How to Choose the Right Subwoofers: 6 Steps - MakeSureHow
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Subwoofers play back the low-frequency content in music, movies and games that most conventional speakers cannot. Combining a large-diameter driver with a powerful amplifier, subwoofers have the singular task of providing visceral impact. Variables such as room size, installation issues and the bass capability of your main speakers all factor into which subwoofer is right for your system.

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    Room Size: Bass is largely a function of air compression. If you select a subwoofer that is too small for your listening space, bass output will seem anemic. Additionally, you run the risk of damaging the subwoofer by increasing its output beyond its reasonable capabilities. As your room increases in size, so too should your subwoofer. Remember that adjoining spaces to your listening room are areas that your subwoofer attempts to pressurize. For that reason, if you have a big room or an open floorplan, choose the largest subwoofer your budget and aesthetic needs can accommodate.
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    Sealed Versus Ported: Most commercially available subwoofers are ported, or vented, designs. Ported enclosures allow for increased bass output from smaller amplifiers, making them a favorite choice for less-expensive designs. Ported enclosures are usually larger than their sealed cousins all else being equal. Sealed subwoofers use and require more powerful amplifiers and sturdier drivers, with matching price points. The key advantage to sealed designs is they enable compact enclosures without sacrificing bass output. Sealed designs typically incorporate electronics designed to control the movement of the driver to maximize output with minimal distortion.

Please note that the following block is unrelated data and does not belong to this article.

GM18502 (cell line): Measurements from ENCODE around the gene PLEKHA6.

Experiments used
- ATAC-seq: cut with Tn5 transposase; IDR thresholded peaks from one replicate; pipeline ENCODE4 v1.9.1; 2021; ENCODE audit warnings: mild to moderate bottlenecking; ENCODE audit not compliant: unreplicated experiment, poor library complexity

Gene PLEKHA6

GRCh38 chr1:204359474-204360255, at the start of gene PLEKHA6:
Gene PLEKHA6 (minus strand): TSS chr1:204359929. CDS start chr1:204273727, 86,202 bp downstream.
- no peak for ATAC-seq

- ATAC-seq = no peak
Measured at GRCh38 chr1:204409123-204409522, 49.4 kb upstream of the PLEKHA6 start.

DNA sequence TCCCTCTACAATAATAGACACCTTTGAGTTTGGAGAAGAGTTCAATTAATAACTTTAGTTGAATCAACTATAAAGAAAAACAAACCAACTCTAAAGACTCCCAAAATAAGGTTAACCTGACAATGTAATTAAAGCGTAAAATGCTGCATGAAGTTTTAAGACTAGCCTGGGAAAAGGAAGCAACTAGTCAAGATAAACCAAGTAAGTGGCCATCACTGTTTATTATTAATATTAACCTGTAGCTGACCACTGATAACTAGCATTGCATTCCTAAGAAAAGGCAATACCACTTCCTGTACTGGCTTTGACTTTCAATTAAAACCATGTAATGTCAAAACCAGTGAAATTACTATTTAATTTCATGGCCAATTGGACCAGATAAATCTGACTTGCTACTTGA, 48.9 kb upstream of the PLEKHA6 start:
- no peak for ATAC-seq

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    Amplifier Power: Powered subwoofers have internal amplifiers. These amplifiers are chosen to match the driver and cabinet used in the overall design. This is why choosing a subwoofer solely based on amplifier power might not be necessary. Small subwoofers, especially sealed designs, require heavy amplification to make up for the lack of air space inside the enclosure. Additionally, big power helps smaller subwoofer drivers move further, increasing bass response. Choose a subwoofer based on actual performance specifications, reflected in Hertz or "Hz." The lower the initial figure, the better.
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    In-Wall Subwoofers: In-wall subwoofers mount into proprietary enclosures installed in between studs or venting into a basement or crawlspace. These require separate amplification. Most in-wall subwoofer manufacturers make amplifiers designed to match their in-wall offerings. A favorite of the design-conscious, in-wall subwoofers typically provide less overall output than a comparable stand-alone subwoofer. The advantage is the speaker hides neatly in the wall behind a paintable grille, largely out-of-sight. In-wall subwoofers require drywall removal to install, or during the room construction process after the studs are installed but before the drywall phase.
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    Wired Versus Wireless: Wireless subwoofers solve many installation issues facing homeowners. A small transmitter connects to the "SUB" output of your home theater receiver. The signal traverses the spaces using a wireless connection to the amplified subwoofer across the room. Major manufacturers offer these designs, so there won't necessarily be a large performance dropoff. As with other wireless products, you may encounter interference from microwave ovens or other wireless devices near the frequency range of the subwoofer.
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    Placement and Multiple Subwoofers: Placement is critical to ensure maximum bass quality from your subwoofer. A tried-and-true method is placing the subwoofer at your main listening position, using a long RCA cable and AC extension cord. Crawl around the perimeter of the space, listening for the deepest and highest-quality bass. Mark this location with a piece of tape. Locate the subwoofer in this location. The same quality you experienced during your room crawl is now present at your sweet spot. Multiple subwoofers in opposing corners smooth bass response across the room, solving annoying peaks and valleys in response. This helps ensure everyone receives solid bass at any seat.

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Categories: TV and Home Audio

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